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Getting my kitten to stop biting

DeVryGuyDeVryGuy Registered User
edited April 2007 in Help / Advice Forum
I'm having some trouble weening my 6 Month Old kitten off of play biting (which really hurts quite often). How can I teach him that biting his toys is fine but biting me is not okay?

Also: kitty pictures
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DeVryGuy on
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Posts

  • KnifaKnifa Registered User regular
    edited April 2007
    Cute kitten :D

    Perhaps using a spray bottle would help? Spray him a little bit when he bites you and it should stop him from doing it.

  • DeVryGuyDeVryGuy Registered User
    edited April 2007
    I probably should have mentioned what I have been trying.

    Spray Bottle therapy deters him from biting at the moment (meaning he'll run the hell away for a little while), but over the last four months have not really shown a decrease over all. Loud noises seem largely ineffectual (somtimes he'll run off. Sometimes he'll just keep on play biting)

    Pokemon Diamond: 5369 6910 9799
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  • Omnicron9999Omnicron9999 Registered User
    edited April 2007
    Cute little bugger.

    My aunt had a cat that liked to do the same thing. It usually comes from us humans playing with it in a manner that it thinks our hands are tasty eats (or that is is OK to eat us).u

    The way she fixed it: Any time her kitten started to bite her fingers, she stuck it down the cats throat a bit. Not in a way that was cruel or anything... Simply to make it unpleasant for the cat. The cat doesn't puke mind you.

    If you want another method, you could put hot sauce, or lemon juice, or something unpleasant to cats on your fingers. Negative association, should make the cat not want to put its mouth anywhere near your hands.

  • HeirHeir Registered User regular
    edited April 2007
    This is what worked with my cats:

    As long as they played nice I would praise them and give them treats.

    But, the moment one of them bit or clawed too hard, I would yell very loudly, "OW!" (VERY LOUD), and then immediately walk away from them and ignore them for a few minutes.

    I would go back afterwards and play again. If they got carried away and bit again, I would do the same thing.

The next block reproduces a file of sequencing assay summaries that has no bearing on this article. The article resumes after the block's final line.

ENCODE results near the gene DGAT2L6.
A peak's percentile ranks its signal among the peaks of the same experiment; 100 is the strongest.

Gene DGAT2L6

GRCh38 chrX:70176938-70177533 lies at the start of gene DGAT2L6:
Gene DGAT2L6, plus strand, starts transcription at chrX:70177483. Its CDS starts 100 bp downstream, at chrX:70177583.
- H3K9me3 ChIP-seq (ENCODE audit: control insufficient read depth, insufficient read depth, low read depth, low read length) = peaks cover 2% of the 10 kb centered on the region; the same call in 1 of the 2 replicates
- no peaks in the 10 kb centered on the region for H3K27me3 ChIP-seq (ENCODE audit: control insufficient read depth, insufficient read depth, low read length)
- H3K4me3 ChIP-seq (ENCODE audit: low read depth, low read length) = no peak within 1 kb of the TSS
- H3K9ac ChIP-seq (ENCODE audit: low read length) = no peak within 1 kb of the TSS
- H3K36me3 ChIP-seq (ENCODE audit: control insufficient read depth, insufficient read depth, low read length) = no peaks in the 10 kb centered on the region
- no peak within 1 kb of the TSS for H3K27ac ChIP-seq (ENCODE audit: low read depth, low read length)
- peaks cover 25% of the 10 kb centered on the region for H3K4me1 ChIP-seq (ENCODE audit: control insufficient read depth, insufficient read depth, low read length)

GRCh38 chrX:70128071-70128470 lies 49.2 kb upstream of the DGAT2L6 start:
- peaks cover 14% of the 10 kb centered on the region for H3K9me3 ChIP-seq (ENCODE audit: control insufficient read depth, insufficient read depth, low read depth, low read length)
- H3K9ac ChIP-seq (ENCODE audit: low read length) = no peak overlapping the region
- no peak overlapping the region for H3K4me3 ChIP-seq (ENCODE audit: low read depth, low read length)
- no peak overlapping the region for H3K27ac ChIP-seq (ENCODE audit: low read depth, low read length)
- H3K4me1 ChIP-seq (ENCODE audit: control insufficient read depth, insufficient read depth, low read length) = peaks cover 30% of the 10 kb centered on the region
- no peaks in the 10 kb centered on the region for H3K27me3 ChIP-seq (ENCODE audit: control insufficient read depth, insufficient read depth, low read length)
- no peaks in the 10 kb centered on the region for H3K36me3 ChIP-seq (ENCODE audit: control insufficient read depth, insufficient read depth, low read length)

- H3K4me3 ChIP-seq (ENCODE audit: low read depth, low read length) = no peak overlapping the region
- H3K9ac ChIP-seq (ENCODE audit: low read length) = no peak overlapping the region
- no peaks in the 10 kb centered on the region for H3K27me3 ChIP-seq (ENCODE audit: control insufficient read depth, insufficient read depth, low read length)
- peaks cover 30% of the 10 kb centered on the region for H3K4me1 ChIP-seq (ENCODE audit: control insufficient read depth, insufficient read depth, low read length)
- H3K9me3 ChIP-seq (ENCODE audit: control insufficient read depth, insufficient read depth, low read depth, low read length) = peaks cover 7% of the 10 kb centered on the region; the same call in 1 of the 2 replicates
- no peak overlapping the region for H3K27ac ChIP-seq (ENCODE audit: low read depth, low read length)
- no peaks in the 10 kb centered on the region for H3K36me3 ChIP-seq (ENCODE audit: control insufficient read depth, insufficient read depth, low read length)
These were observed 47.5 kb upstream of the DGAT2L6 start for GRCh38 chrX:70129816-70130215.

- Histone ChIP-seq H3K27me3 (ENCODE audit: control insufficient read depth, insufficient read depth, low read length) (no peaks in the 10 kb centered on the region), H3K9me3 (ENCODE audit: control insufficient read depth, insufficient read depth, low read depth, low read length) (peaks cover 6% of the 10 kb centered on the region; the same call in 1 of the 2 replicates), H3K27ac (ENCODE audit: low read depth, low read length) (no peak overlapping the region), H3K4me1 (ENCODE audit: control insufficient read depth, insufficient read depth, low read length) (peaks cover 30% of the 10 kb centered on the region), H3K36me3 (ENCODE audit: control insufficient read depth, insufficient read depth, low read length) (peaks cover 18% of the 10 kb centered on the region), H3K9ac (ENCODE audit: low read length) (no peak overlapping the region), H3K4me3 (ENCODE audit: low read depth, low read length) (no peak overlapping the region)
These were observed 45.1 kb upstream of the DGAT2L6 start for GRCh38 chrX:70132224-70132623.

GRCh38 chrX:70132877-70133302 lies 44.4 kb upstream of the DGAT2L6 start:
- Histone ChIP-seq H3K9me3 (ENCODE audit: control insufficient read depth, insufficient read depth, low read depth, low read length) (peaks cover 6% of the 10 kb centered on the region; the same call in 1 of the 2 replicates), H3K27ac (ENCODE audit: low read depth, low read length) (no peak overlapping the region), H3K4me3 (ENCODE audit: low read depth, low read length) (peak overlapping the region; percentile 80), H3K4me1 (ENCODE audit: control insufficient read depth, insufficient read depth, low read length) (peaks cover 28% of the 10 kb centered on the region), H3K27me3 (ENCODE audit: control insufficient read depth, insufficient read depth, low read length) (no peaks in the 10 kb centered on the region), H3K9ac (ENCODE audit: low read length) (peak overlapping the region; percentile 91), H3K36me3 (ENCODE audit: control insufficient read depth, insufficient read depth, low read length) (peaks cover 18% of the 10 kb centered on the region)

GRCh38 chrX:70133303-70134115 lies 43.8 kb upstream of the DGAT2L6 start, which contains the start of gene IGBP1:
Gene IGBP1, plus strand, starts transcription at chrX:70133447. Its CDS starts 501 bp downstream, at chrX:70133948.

Only took a day for them to get the hint.

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  • OctoparrotOctoparrot Registered User
    edited April 2007
    He's still going to be a kitten for probably another 3 months, and play fighting and biting you is going to a big Need for him, since toys don't deliver the interactivity he needs. But if you want him to stop biting I'd second the "push your finger onto the back of his tongue" technique. Hot sauces, lemons, or those unpleasant chemical Fooey products usually end up in your mouth through some chain of events, and possibly like my newest cat, he might enjoy them and attack/chew more.

    And has he chewed through any of those computer cords yet?

    the GOP shouldn't give a rats ass about them since they won't vote for them. If someone won't vote for you they might as well not exist.
  • AurinAurin Registered User
    edited April 2007
    Normally anytime my cat tries to bite me, I just push on his lower jaw a bit. It's holding his tongue down and he doesn't like that much, so he doesn't bite my hands. Saying 'OW!' really loud seemed to have more of an effect on my other cat, so he doesn't bite either.

    Cute kitty too. :)

  • rayofashrayofash Registered User regular
    edited April 2007
    Everytime she does it, blow in her face. Kittens hate it but it doesn't hurt them. She'll learn. If it doesn't seem to be working, blow in their face and then stop playing with them and ignore them for a few minutes, they hate that even more.

    Loud noises also work. I hiss at my cats, which actually works a lot better than it sounds.

    I have 10 cats by the way.

  • AximAxim Registered User
    edited April 2007
    if worst comes to worst there is always the isolation tank
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  • DogDog Registered User, Administrator, Vanilla Staff admin
    edited April 2007
    You know, I was just searching the web for the same exact thing about 2 weeks ago. My kitty loves to bite my arms and feet (especially when its time for me to go to bed), and I ended up doing a combination of the spray bottle and the loud OW/NO.

    Though that works most of the time, he still tends to go back into strike mode and make another leap at my precious fingers a few minutes later. I'll have to try the throat thing.